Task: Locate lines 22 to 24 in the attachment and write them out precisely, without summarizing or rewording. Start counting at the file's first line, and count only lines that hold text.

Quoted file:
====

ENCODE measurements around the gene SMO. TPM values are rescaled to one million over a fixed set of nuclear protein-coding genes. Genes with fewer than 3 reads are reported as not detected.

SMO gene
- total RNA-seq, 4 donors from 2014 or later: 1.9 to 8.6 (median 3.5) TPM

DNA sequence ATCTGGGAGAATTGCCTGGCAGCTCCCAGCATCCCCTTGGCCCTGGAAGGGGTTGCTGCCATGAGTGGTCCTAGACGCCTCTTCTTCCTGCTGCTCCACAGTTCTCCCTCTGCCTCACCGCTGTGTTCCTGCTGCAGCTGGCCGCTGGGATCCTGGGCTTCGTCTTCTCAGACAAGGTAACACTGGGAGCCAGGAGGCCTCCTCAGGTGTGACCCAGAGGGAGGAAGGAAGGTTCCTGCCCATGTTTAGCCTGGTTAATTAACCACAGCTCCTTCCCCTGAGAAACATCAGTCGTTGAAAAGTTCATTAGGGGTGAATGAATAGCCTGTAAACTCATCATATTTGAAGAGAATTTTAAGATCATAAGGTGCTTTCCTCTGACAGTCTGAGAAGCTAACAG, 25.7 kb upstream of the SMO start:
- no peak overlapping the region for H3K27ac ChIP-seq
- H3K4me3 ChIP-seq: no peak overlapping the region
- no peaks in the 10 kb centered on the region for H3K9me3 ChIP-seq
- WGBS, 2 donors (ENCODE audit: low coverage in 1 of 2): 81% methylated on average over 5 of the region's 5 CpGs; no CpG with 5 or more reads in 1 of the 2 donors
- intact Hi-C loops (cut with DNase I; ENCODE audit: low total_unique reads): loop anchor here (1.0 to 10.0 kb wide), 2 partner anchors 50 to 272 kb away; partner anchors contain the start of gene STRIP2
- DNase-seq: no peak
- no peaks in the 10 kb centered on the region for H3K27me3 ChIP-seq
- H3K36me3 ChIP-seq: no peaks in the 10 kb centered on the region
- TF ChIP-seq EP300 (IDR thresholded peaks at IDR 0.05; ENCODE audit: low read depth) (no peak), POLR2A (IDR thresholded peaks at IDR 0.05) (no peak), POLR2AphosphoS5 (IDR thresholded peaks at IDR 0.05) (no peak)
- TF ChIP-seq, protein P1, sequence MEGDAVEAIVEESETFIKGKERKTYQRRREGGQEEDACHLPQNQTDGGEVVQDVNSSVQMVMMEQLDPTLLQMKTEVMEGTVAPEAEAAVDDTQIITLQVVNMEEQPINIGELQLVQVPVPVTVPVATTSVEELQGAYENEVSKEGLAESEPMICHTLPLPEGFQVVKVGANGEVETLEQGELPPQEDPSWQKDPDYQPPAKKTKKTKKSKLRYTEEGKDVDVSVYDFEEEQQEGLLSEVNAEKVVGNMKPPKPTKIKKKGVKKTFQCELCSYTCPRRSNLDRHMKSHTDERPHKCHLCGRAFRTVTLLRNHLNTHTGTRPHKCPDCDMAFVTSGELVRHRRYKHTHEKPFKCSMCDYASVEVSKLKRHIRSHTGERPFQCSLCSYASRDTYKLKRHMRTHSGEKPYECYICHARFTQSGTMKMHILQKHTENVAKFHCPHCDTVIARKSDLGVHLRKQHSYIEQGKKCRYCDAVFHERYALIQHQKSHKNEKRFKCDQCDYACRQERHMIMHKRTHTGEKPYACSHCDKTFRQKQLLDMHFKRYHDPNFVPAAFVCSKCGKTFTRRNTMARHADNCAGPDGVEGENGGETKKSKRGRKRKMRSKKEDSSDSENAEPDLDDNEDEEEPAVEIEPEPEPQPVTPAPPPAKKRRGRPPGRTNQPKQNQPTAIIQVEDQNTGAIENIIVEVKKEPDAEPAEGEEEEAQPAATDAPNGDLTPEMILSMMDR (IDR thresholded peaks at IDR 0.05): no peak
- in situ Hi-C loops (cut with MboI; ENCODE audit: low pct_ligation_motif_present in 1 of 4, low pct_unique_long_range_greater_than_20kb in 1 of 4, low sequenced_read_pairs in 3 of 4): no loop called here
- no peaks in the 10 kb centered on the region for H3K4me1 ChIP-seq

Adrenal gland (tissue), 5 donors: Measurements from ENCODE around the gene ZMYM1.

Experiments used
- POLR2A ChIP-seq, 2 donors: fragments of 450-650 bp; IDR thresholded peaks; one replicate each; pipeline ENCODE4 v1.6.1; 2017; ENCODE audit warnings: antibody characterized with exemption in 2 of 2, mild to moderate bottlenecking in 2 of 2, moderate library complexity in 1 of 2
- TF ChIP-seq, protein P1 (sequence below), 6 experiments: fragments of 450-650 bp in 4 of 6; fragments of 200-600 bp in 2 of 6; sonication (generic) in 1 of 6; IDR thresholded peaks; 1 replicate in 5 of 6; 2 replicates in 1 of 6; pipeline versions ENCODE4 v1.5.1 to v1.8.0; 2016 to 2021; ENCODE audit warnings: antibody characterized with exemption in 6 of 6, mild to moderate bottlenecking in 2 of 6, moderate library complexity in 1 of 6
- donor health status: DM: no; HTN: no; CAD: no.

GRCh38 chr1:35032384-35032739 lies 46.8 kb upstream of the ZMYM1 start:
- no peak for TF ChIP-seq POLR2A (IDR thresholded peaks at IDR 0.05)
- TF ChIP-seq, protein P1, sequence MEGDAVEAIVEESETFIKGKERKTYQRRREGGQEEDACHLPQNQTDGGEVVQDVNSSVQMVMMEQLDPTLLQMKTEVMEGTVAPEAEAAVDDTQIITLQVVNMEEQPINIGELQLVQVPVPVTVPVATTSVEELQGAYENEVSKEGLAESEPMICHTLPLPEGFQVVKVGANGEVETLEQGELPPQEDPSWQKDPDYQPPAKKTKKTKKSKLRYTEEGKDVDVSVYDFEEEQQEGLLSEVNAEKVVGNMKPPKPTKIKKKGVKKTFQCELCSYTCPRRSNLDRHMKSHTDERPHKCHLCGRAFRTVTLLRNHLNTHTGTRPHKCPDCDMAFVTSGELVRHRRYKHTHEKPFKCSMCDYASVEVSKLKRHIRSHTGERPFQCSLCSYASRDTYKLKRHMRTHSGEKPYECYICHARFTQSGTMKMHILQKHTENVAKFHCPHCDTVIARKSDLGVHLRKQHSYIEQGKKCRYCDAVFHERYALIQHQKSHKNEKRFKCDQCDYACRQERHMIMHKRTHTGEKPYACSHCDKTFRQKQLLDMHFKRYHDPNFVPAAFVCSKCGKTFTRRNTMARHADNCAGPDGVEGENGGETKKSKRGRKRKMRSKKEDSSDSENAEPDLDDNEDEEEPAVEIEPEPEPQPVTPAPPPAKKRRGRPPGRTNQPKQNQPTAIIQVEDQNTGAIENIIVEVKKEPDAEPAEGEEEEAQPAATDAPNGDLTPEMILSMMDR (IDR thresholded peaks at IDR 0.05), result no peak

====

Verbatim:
GRCh38 chr1:35032384-35032739 lies 46.8 kb upstream of the ZMYM1 start:
- no peak for TF ChIP-seq POLR2A (IDR thresholded peaks at IDR 0.05)
- TF ChIP-seq, protein P1, sequence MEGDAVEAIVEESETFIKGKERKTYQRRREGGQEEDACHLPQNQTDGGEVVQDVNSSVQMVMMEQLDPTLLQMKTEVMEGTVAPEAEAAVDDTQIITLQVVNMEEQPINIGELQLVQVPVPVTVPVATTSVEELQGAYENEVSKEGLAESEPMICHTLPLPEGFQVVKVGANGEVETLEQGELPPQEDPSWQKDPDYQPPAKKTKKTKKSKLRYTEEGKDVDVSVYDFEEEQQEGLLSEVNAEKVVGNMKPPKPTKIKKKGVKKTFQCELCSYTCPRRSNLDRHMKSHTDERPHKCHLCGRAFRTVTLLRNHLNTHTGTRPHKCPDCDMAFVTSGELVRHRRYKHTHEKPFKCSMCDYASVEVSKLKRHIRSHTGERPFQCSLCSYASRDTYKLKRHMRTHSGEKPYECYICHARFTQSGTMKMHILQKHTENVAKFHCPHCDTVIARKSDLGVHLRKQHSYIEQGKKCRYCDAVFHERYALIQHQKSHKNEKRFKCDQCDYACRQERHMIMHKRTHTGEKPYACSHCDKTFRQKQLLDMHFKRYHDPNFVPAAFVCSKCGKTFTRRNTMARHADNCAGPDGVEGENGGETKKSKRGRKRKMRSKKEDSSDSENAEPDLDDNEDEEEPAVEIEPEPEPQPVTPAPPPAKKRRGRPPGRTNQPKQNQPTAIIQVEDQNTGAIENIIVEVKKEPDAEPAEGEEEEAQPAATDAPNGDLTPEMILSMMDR (IDR thresholded peaks at IDR 0.05), result no peak